Sure, routines will contain some socially readable basic patterns, but there are often times when couples will plan a movement to hit an accent in the music simultaneously without involving leading and following. In fact, there are several moves that routine couples will execute that are not physically possible to replicate with someone who does not know the choreography, and I don’t just mean lifts!

Yet there are YouTube addicts out there who don’t know the difference, try these moves on unsuspecting partners, and someone ends up getting frustrated, if not physically hurt.

Personal story: While teaching overseas, I had a private lesson student who was a big fan, and a sweet guy. During the assessment dance, he suddenly stopped and enthusiastically asked, “Did you recognize that move?” When I looked confused, he clarified, “that was from your video! You know the one with all the hits?” I was stumped. Not only was I bewildered that he thought he should learn “my moves” for our lesson, but the move he was leading was so far removed from how that move is actually supposed to work, it was unrecognizable. He did not yet have the skills to execute that move – he didn’t even have the skills to learn the skills to execute that move. Which is where I started the lesson…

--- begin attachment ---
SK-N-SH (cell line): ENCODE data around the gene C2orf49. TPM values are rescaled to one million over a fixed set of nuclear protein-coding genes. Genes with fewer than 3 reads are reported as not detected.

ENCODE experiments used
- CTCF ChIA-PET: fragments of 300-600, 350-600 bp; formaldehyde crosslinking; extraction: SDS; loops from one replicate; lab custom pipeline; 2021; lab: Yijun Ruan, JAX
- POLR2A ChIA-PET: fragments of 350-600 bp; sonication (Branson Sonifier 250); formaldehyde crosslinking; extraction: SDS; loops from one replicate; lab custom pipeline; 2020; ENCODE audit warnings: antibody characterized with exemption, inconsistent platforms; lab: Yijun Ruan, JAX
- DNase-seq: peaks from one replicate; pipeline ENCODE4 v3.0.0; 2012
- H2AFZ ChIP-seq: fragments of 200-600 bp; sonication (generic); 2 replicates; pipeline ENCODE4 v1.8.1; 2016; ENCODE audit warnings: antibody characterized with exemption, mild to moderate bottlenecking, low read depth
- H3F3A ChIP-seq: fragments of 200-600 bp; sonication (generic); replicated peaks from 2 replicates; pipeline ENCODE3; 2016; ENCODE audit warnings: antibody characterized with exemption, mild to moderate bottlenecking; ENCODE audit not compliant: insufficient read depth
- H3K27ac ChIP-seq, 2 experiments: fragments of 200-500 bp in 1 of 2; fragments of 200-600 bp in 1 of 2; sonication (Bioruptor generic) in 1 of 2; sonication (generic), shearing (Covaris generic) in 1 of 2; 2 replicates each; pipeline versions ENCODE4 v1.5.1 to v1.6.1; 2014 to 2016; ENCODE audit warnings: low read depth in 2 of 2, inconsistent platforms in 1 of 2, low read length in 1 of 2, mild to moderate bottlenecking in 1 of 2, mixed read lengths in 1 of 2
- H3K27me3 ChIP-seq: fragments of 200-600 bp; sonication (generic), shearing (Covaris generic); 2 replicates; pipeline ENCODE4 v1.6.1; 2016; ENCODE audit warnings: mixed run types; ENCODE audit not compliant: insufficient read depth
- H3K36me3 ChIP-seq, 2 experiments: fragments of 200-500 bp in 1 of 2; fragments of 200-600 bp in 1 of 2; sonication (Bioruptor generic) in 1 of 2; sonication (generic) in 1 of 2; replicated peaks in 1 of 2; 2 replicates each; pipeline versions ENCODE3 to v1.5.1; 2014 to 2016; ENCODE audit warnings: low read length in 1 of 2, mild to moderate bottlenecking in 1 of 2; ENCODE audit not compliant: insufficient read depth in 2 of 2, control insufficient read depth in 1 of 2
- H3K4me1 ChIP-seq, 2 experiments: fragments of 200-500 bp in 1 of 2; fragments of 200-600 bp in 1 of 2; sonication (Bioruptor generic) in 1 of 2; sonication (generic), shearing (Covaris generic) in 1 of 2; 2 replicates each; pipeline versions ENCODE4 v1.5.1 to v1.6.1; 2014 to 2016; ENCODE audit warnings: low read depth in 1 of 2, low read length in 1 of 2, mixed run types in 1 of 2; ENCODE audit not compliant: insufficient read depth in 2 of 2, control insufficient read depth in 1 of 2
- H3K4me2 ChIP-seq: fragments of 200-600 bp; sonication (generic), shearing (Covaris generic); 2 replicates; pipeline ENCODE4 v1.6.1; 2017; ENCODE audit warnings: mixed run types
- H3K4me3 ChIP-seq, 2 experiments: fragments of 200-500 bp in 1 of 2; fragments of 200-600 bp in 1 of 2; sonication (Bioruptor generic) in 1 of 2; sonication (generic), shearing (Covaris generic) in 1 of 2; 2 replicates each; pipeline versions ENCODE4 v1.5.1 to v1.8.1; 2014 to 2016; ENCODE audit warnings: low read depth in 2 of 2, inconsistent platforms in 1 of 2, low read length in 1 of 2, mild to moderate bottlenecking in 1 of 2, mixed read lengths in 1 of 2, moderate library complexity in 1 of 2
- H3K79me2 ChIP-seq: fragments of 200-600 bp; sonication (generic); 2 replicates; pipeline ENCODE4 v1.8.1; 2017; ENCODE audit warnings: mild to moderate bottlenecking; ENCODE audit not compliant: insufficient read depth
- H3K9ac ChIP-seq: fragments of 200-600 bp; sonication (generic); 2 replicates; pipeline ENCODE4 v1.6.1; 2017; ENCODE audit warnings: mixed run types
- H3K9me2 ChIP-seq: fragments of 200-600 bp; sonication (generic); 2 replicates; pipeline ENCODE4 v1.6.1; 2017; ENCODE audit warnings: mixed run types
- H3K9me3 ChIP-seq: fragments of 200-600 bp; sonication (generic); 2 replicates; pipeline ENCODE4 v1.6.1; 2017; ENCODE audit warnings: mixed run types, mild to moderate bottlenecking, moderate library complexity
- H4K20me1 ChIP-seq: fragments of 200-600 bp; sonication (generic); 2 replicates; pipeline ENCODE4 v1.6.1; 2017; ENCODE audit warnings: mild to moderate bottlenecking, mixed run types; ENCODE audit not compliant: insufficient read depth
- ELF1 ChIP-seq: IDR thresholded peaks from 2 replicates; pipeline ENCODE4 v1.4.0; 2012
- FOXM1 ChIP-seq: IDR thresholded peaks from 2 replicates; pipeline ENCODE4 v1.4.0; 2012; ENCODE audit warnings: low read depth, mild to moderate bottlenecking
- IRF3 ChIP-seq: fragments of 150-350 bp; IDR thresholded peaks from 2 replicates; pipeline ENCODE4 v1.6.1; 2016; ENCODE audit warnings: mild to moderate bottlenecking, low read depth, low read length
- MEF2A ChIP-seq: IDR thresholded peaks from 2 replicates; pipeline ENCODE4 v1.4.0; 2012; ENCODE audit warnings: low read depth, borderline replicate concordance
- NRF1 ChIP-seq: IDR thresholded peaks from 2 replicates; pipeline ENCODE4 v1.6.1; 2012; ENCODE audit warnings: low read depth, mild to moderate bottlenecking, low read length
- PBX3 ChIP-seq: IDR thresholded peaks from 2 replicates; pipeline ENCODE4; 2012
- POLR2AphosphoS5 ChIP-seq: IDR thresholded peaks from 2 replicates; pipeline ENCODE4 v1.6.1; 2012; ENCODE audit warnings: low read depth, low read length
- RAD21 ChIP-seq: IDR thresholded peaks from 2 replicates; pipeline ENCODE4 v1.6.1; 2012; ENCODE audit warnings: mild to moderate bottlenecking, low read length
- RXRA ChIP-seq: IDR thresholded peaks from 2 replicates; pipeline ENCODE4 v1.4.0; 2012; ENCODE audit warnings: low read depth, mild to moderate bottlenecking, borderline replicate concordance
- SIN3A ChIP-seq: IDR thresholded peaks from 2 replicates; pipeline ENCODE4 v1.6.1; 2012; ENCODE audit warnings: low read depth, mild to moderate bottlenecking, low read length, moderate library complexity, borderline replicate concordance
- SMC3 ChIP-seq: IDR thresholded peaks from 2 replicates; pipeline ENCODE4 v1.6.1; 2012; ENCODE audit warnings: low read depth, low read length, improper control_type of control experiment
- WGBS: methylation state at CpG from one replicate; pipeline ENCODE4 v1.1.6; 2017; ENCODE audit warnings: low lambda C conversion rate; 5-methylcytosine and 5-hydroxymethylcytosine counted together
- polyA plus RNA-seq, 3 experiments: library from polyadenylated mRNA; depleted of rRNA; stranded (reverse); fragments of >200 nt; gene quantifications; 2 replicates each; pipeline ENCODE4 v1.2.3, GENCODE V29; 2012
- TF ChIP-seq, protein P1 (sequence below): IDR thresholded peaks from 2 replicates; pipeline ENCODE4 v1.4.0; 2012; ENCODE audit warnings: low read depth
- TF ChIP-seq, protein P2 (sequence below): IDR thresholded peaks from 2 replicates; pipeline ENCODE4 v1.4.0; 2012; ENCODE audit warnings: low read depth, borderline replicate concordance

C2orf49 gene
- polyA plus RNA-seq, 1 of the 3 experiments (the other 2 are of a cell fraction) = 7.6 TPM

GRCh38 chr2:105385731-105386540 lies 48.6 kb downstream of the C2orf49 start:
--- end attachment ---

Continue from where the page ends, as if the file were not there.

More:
Routines showcase the cutting edge of the dance, but they are a showpiece meant to entertain and be admired, not to copy socially. They intentionally push the boundaries, creating visual art to make a specific piece of music come alive.

Studying moves from a routine would only be useful with a regular partner, if you were planning on borrowing that move in your own choreography. It’s also a good source for studying showmanship, but only for stage performances. Learning choreography for a routine of your own will definitely improve your own dance skills, like balance, speed control, body awareness, etc, but routines are by definition, not social dancing.

Caveat:

Studying routines will not help your social improvisation or adaptability. We have noticed in some parts of the world, this distinction is not understood. Some dancers are copying patterns and entire sequences from routines they have studied, and use social dance time for competition practice: to practice these sequences with as many partners as can keep up. But they are not successful (and subsequently not happy) dancing with lower level dancers because they can’t “practice” on them. These dancers are training themselves in a language that only a handful of people can speak. These dancers have missed the point of social dancing. Don’t fall into this trap!